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AI demonstrates potential to identify irregular heart rhythms as well as humans

Artificial intelligence tied to a wearable heart monitor has shown potential to help diagnose irregular heart rhythms, new research shows.

In a finding that marries the potential of wearable technology with the power of artificial intelligence, researchers have shown that a computer can diagnose several irregular heart rhythms at least as well as cardiologists.

The researchers, including Stanford graduate student Awni Hannun; cardiologist Mintu Turakhia, MD; and computer scientist and entrepreneur Andrew Ng, PhD, drew on data collected from more than 53,000 people who wore a rectangular monitoring patch on their chest for about two weeks.

The research appears in Nature Medicine.

In his blog, NIH Director Francis Collins, MD, PhD, draws attention to the work and continues the tale:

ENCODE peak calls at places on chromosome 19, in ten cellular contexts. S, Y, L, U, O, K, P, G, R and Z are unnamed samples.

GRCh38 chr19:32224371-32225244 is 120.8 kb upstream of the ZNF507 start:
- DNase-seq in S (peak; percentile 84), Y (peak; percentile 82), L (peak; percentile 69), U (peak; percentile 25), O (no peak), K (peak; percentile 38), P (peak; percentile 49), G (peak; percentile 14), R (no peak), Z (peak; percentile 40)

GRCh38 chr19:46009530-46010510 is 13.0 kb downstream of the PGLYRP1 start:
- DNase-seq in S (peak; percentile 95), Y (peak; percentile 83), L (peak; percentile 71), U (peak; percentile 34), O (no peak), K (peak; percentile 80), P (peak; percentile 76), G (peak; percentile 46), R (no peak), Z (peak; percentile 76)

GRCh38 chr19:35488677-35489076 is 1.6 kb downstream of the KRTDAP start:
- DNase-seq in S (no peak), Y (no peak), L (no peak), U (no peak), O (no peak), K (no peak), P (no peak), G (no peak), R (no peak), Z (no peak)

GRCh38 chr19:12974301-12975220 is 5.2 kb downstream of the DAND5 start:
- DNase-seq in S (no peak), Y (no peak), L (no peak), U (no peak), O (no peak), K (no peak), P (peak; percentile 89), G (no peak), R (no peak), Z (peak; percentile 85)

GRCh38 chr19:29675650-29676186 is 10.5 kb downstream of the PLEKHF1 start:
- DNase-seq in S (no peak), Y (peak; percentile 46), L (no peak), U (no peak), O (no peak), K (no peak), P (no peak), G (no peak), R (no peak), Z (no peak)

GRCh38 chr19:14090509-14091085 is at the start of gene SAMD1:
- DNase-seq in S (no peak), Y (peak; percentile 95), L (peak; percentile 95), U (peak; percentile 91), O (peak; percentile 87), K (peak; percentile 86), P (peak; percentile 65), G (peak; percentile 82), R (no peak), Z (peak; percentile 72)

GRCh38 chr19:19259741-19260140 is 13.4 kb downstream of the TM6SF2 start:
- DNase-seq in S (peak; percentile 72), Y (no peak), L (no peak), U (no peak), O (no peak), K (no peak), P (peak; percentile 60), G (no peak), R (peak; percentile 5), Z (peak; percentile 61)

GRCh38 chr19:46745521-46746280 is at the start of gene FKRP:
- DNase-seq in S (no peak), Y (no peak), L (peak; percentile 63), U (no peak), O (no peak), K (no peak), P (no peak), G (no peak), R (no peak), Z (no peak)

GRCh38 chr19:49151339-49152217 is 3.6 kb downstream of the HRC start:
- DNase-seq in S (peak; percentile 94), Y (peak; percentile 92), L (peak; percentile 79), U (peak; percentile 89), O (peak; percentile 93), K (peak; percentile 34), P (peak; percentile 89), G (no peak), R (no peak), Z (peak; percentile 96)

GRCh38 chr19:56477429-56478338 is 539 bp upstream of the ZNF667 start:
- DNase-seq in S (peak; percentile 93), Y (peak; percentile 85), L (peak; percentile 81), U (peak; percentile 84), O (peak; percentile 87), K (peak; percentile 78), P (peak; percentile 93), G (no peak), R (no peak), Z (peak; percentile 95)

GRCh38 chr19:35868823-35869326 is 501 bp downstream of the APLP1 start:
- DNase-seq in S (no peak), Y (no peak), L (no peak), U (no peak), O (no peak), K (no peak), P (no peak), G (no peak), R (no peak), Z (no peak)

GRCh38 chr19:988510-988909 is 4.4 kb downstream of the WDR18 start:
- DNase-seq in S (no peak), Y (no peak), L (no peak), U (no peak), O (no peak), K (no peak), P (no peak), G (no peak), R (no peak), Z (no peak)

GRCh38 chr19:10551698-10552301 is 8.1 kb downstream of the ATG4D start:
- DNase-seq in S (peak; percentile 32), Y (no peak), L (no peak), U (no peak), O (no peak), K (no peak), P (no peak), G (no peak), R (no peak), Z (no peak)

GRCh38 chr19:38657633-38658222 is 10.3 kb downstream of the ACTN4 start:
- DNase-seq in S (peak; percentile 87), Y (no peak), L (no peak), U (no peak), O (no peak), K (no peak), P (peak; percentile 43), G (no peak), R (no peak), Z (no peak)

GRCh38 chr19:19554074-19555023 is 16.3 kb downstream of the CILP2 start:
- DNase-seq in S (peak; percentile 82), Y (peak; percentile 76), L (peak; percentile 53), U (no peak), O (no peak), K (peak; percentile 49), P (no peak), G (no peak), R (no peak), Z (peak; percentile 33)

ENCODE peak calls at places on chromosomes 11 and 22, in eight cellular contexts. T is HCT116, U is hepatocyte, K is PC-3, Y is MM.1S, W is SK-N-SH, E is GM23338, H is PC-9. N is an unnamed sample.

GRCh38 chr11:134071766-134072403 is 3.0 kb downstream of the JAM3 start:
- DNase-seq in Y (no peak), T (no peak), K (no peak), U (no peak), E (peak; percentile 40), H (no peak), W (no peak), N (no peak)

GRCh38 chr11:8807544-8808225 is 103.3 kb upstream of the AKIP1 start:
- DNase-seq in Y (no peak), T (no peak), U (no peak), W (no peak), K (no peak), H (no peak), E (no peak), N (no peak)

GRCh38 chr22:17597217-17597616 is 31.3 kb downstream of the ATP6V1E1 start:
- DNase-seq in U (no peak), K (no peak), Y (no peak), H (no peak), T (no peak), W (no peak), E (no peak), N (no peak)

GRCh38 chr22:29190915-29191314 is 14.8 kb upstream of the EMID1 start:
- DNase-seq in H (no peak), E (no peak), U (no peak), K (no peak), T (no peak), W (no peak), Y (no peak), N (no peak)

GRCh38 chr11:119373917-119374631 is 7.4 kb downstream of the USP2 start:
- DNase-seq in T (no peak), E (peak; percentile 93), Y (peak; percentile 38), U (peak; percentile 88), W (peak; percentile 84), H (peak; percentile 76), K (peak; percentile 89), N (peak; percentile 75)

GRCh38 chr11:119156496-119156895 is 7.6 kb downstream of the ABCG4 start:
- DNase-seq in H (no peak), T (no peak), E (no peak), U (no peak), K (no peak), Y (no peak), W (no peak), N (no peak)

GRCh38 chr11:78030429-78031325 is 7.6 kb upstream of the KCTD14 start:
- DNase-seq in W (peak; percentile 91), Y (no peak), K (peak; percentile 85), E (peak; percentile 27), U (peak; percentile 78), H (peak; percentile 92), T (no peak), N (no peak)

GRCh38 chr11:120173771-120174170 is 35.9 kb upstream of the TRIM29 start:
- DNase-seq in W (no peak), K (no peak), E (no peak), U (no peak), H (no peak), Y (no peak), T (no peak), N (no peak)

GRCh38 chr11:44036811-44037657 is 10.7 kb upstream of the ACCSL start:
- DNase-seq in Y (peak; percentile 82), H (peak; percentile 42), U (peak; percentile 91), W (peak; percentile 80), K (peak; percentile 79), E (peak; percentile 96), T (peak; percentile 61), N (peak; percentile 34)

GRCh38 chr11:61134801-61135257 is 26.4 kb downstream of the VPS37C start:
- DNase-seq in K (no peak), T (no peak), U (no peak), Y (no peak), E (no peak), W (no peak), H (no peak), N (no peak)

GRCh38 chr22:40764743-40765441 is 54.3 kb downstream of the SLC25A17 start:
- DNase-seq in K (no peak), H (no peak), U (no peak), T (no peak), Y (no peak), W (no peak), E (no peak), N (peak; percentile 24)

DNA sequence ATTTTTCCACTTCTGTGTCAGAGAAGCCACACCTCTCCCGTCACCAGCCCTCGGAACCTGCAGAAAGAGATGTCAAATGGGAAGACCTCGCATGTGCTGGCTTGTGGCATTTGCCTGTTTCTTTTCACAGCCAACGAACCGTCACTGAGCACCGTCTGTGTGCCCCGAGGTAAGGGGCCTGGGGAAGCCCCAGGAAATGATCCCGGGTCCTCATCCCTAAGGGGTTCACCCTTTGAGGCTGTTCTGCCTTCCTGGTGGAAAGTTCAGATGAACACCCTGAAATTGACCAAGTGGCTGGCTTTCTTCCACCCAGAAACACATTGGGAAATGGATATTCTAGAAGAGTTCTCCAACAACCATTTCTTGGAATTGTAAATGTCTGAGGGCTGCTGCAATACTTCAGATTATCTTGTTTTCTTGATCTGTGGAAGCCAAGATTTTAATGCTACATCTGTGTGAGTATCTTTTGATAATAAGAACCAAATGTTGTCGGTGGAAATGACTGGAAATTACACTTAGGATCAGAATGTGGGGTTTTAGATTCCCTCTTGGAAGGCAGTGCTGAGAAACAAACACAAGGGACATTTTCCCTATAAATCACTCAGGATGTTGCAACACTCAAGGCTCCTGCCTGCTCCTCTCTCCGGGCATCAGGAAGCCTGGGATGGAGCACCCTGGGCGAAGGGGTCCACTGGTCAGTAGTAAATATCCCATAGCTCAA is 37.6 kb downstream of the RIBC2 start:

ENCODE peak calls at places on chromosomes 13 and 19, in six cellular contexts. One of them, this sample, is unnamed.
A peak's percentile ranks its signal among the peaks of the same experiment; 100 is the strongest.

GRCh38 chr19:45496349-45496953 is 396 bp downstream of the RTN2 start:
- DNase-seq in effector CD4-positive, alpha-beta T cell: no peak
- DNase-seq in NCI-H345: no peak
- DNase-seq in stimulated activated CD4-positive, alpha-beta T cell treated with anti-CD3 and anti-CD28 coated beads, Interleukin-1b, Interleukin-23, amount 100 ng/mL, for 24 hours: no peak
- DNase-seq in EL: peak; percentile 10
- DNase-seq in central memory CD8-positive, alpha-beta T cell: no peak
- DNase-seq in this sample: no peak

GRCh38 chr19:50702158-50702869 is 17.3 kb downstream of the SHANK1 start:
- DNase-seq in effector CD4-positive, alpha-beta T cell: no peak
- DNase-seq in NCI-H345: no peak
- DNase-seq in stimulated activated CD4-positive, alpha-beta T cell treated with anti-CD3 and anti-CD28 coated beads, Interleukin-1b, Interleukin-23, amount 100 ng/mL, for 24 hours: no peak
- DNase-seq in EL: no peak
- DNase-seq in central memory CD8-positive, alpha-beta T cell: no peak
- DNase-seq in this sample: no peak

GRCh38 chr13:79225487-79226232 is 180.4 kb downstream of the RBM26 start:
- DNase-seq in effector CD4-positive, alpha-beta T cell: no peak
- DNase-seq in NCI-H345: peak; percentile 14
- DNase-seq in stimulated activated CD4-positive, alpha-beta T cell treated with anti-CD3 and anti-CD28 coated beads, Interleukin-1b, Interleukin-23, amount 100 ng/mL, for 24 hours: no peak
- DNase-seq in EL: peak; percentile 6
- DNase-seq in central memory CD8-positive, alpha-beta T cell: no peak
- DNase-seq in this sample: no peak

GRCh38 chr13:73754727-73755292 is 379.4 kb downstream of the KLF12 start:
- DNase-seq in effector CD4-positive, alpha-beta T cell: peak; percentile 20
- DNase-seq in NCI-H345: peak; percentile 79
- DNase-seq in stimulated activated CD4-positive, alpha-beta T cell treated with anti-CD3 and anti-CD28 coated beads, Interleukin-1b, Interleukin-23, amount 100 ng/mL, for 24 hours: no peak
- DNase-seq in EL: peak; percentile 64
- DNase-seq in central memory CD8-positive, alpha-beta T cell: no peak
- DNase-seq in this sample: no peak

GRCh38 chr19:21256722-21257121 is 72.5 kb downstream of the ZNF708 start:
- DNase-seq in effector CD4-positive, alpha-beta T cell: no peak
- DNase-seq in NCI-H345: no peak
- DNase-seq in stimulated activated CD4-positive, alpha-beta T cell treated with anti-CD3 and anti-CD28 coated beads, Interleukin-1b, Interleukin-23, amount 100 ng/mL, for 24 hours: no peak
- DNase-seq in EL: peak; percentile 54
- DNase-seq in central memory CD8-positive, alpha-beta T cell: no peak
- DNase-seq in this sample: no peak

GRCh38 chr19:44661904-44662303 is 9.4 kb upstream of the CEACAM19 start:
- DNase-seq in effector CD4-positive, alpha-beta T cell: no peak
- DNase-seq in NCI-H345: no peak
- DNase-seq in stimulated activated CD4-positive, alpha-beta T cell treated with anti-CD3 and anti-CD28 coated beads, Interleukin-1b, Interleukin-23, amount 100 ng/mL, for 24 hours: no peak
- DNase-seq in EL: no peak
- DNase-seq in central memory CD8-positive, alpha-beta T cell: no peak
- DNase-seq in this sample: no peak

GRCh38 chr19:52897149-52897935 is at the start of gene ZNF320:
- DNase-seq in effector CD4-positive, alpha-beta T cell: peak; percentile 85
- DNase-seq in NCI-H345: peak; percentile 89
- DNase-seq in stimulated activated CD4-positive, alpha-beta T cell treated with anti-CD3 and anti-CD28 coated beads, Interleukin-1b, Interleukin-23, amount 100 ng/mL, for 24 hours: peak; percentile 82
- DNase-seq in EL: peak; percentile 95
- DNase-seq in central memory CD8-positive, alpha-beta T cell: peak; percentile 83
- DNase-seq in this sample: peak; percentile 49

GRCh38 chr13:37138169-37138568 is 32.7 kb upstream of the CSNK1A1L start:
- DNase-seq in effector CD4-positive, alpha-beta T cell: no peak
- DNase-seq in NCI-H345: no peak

The Stanford researchers looked to machine learning to process all the EKG data. In machine learning, computers rely on large datasets of examples in order to learn how to perform a given task. The accuracy improves as the machine 'sees' more data. …

In deep learning, computers look for patterns in data. As they begin to 'see' complex relationships, some connections in the network are strengthened while others are weakened. …

Those data reach the final output layer, which acts as a classifier, assigning each bit of data to a particular category or, in the case of the EKG readings, a diagnosis.

Ultimately, the deep learning network could identify 10 different abnormal heart rhythms and a normal rhythm. The computer-based method performed as well as or better than cardiologists and it was quicker, the study found.

"The findings suggest that artificial intelligence can be used to improve the accuracy and efficiency of EKG readings," Collins states in the blog. "In fact, Hannun reports that iRhythm Technologies, maker of the Zio [monitoring] patch, has already incorporated the algorithm into the interpretation now being used to analyze data from real patients."

As exciting as that is, "we are surely just at the beginning of AI applications to health and health care," Collins writes.

Photo by Buecherwurm_65

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